Here's my point, I don't weir them. 1-I personally know 2 people paralyzed from there helmets smashing their neck in the back. 2-I mainly tour or commute, so a vehicle hitting me at 50+ mph is going to do so much damage that helmet won't protect. So we might as well weir body armor. 3-If I fall off the bicycle and hit my head, then I shouldn't be on the bike. For the fact 33 years of riding a bicycle I have never fallen of to where I hit my head. Scrapped elbows, and knee's. 4-Saves be weight of caring one for the fact it hangs off the back rack for show. 5-Leads back to #1 if I do get hit my a vehicle, I sure in the F&%$ don't want to survive being a damaged person, and dealing with the after affect of getting smacked with a 18 wheeler. Now I think they would come in handy for a Zombie apocalypse, for the fact extra armor on the head or use it to give a good double tap when swinging it. Also good to trow at a presidential candidate. :) Kidding............................................ about the zombie apocalypse.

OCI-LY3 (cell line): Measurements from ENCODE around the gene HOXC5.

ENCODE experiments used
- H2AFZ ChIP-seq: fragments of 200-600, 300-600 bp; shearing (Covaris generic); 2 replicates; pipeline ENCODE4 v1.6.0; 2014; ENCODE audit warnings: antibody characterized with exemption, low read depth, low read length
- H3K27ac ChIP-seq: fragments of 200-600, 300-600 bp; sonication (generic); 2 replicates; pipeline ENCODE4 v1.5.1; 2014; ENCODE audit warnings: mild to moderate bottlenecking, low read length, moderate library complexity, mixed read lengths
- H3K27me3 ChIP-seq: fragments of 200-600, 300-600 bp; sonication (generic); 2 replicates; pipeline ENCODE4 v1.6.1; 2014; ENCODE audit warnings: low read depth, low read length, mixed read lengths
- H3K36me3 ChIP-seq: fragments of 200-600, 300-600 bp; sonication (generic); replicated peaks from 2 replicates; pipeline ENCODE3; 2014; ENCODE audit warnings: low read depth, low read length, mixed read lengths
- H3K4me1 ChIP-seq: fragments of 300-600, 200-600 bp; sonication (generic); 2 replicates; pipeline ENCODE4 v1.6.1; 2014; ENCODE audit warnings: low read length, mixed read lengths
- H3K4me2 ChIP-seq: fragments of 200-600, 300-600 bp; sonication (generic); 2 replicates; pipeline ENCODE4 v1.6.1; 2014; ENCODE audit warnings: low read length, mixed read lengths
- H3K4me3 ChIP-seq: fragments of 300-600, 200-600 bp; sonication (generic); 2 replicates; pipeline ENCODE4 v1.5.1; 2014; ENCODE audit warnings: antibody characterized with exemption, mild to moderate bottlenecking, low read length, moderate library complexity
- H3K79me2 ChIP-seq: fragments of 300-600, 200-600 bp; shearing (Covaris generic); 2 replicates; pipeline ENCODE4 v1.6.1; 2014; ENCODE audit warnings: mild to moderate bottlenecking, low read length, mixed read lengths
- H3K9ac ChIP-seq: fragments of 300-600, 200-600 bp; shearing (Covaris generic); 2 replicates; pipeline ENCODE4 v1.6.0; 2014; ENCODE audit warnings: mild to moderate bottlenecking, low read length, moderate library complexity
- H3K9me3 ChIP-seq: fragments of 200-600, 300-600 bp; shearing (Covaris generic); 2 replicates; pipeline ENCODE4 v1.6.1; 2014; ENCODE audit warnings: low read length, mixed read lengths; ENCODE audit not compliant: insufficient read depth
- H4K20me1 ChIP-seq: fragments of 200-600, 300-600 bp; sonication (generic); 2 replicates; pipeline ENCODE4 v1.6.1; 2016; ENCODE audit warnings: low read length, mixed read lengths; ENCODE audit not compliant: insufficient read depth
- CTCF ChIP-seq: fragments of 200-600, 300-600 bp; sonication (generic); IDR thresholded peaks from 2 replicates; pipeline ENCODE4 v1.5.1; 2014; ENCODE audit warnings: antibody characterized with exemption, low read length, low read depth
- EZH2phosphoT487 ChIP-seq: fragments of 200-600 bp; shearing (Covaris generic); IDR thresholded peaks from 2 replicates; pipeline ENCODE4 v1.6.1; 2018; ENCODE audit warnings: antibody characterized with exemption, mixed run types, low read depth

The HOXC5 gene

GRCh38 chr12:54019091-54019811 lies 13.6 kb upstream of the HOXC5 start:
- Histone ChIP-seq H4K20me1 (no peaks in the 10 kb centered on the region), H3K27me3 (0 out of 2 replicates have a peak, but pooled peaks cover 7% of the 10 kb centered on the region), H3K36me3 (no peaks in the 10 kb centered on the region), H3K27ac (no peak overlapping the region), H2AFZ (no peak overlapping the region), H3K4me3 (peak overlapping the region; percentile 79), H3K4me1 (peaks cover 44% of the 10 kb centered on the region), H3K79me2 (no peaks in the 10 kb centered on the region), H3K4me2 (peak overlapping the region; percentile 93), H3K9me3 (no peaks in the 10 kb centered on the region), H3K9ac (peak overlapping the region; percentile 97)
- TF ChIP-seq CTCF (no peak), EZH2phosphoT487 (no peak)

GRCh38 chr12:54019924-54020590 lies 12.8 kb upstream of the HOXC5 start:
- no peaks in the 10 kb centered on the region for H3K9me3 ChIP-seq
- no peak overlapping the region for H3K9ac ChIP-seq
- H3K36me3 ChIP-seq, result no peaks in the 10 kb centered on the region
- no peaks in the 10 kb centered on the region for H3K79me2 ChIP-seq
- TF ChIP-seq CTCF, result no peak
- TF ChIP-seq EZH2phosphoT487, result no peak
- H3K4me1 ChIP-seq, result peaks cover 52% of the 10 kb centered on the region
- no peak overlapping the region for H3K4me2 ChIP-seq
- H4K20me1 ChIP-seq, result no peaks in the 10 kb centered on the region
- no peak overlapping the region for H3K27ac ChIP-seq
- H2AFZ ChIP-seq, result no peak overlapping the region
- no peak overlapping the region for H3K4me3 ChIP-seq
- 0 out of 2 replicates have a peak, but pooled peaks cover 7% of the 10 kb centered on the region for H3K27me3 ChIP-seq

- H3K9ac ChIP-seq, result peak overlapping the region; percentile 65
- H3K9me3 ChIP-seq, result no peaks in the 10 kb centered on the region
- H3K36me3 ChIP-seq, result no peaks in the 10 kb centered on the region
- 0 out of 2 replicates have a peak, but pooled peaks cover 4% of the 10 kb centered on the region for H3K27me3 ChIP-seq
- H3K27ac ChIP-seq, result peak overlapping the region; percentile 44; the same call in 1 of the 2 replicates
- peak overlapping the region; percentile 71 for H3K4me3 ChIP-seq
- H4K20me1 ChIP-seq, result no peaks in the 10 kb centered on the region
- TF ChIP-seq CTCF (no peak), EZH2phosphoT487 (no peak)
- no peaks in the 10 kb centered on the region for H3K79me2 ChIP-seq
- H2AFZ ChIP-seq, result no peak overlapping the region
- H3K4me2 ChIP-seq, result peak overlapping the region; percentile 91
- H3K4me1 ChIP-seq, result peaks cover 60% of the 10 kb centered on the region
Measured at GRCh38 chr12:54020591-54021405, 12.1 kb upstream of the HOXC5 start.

#48: Re: The Great Helmet Debate: Another look (thread)
By Brian Huntley on Sun 7 Oct 2012 15:18 Edit Delete in reply to #47     Reply   Printable Relation | Link | Bookmark | Report
Ride on ice sometime. You fall. You may not hit your head, but you will fall, if you do enough riding.

      
#49: Re: The Great Helmet Debate: Another look (thread)
By Robert Ewing on Sun 7 Oct 2012 16:13 Edit Delete in reply to #47     Reply (8)   Printable Relation | Link | Bookmark | Report
So here's the question for non-helmet wearers. If you know there is a city, state/province or country that requires bicycle riders to wear an approved helmet, would you wear one or would you avoid riding in the area? This speaks to the original post. I suppose there is an opposite question even if it is only hypothetical. If there were a rule to ride helmet free what would you do?

Robert

Edit: I'll try and make the second question a little more real. If your helmet was lost, stolen or for some other reason unavailable or unusable would you continue riding or would you wait for a replacement helmet to arrive?

      
#50: Re: The Great Helmet Debate: Another look (thread)
By Don Weinell on Sun 7 Oct 2012 17:04 Edit Delete in reply to #49     Reply   Printable Relation | Link | Bookmark | Report
If a certain area, trail, or event requires a helmet, then I wear a helmet. I may resent it, but it doesn't bother me enough to get my bike shorts in a wad. There really are bigger things to get annoyed about.